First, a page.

All too often, loved ones, care givers, or friends of a brain injury survivor give up. They fail to appreciate what has happened to their loved one. They fail to accept how that person has changed and how their needs and abilities may have changed. They fail to understand. On a personal note, we know of many marriages (too many marriages) that have dissolved due to the aftermath of one partner suffering a brain injury. 

So, in the name of Brain Injury Awareness Month, I implore you - if you are a loved one of a TBI survivor, I would like you to keep a few things in mind the next time you feel overwhelmed by any extra time, care, effort, and attention that is required of you.

What a Brain Injury Survivor Wants You to Know

1. Your loved one suffers constant fatigue.


Everything they do, physical or mental, requires energy and takes a toll on their brain. The more they use it, the more it needs to rest. Everything they do requires more energy than they can muster - even reading a book and watching TV causes neuro-fatigue. 

Moreover, there’s no telling when they are going to run out of cognitive or physical energy. It may happen while doing a task that seemed simple but required more work than originally intended. Sadly, for many people with a TBI, they are not always aware of this until after they’ve done too much. By then, it’s too late.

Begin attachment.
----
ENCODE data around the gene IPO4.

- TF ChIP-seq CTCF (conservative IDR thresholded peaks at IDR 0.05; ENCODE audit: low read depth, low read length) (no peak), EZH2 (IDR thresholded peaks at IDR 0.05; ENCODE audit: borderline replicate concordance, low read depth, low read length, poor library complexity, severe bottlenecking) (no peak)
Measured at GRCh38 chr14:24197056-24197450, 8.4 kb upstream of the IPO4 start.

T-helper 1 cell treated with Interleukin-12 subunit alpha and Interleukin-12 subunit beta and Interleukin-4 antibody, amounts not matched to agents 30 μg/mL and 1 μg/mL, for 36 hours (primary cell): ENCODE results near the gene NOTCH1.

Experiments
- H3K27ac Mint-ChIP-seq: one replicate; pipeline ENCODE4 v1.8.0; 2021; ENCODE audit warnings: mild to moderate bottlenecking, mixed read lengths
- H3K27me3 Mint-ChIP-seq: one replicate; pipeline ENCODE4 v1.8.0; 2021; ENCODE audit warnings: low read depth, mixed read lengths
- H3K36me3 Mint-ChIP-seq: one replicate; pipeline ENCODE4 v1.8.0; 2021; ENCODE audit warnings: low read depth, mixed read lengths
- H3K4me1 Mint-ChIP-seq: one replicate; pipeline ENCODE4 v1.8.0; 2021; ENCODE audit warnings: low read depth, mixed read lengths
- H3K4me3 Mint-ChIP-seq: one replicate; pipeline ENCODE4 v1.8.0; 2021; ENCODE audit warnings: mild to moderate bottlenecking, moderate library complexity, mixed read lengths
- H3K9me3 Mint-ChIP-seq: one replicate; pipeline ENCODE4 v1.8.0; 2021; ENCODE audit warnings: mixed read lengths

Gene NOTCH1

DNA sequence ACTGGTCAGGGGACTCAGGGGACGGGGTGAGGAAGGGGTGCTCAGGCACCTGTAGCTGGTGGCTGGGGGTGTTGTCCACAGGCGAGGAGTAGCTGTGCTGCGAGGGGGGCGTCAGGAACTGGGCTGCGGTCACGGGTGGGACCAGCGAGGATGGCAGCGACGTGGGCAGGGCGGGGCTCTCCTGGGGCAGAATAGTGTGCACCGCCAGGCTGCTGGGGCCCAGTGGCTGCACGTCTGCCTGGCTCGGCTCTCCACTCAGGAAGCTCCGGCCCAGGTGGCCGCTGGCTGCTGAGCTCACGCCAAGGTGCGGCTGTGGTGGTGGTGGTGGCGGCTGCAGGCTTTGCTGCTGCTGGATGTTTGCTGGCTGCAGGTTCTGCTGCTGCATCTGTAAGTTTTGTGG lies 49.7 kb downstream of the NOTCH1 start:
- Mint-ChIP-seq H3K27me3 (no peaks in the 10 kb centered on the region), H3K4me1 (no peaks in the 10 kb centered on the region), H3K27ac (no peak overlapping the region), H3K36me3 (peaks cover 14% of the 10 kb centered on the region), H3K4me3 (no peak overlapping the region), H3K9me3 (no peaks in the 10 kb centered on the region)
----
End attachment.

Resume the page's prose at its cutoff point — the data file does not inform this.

2. Your loved one lives in fear.

Many TBI survivors live in a constant state of fear. Fear of hurting themselves again. Fear of not knowing what the future holds for them. Fear of being overstimulated. Fear of forgetting something. Fear that everything they once knew is gone. Fear that they are not the same person they used to be.

These are all legitimate fears that many TBI survivors live with. For many, it manifests into anxiety or panic attacks, which can also be extremely frightening.

3. Your loved one is in constant pain.

Many TBI survivors sustained multiple injuries in their accidents. Once the broken bones are healed, and the bruises and scars have faded, they still deal with soft tissue damage and chronic pain. For some, it is nerve pain or neck pain. Others have constant migraines. For most, a change in weather, any extra stress, the wrong food choices, or lack of sleep can wreak havoc on their bodies, exasperating symptoms that can last for days.